George was Gino's first published book; however, in September of 2019, they published You Don't Know Everything, Jilly P! which discusses the intersection of Deafness and Black Lives Matter movement. They were also featured in the anthologies Our Story Begins and How I Resist. They want to continue writing "progressive middle grade fiction," and address societal issues.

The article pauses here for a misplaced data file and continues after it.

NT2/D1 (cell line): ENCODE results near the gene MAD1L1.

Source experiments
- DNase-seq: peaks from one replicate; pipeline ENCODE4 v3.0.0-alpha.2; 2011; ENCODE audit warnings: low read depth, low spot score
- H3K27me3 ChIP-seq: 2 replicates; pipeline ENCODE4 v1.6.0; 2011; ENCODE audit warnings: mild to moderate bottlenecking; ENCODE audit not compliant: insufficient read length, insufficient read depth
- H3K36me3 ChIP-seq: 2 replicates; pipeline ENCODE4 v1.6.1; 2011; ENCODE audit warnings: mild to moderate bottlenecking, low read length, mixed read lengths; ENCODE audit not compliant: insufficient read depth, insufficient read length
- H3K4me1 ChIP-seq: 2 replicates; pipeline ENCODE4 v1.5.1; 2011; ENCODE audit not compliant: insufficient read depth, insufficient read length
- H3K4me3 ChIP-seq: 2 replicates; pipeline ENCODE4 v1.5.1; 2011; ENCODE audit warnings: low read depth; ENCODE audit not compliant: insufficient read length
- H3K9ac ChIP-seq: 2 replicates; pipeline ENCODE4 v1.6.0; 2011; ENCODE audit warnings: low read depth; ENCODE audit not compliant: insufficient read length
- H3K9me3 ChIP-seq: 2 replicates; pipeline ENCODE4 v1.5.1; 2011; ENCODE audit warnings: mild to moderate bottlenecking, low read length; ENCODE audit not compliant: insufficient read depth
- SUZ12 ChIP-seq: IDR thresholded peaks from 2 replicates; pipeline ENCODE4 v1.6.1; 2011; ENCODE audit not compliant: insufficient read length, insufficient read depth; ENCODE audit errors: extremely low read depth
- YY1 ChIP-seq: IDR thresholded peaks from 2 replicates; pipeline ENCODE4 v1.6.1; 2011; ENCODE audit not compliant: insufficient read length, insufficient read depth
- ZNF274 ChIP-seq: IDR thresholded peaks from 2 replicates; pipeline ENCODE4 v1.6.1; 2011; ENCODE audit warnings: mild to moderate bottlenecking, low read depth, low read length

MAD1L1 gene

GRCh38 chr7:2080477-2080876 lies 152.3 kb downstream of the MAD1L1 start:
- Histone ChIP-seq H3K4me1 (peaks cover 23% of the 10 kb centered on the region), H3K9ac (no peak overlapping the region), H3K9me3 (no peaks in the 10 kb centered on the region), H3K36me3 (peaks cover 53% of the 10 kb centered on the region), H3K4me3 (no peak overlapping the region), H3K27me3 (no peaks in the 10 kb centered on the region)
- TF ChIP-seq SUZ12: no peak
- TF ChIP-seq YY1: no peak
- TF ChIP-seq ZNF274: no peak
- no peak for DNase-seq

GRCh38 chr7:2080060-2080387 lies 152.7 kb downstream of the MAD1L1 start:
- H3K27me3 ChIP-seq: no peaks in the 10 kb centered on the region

Mel the play progress, Melissa feels isolated at home and at school. At home, her mom discovers Melissa's secret collection of magazines and condemns Melissa for her interest in female magazines. At school, Melissa is still upset with Ms. Udell's reaction to her audition, and she feels distant from Kelly, since Kelly got the role of Charlotte. However, as the classes' efforts to prepare for the upcoming production increased, Melissa finds a way to become the Charlotte of the stage crew. Inspired by Charlotte's courage, she gains the confidence to tell Kelly that she is a girl, and after processing this news, Kelly becomes a supportive best friend in Melissa's efforts to tell the world she is a girl. One afternoon as stage crew works, Jeff teases Charlotte; Melissa feels the instinct to protect Charlotte and runs by Jeff leaving an imprint of "SOME JERK" on his sweatshirt. After Jeff sees the damage, he punches her to punish her for ruining his favorite sweatshirt, which causes her to throw up on him. Both Melissa and Jeff are in trouble with their teachers; however, in the process of getting punished, Melissa discovers that the Principal is sympathetic to transgender people.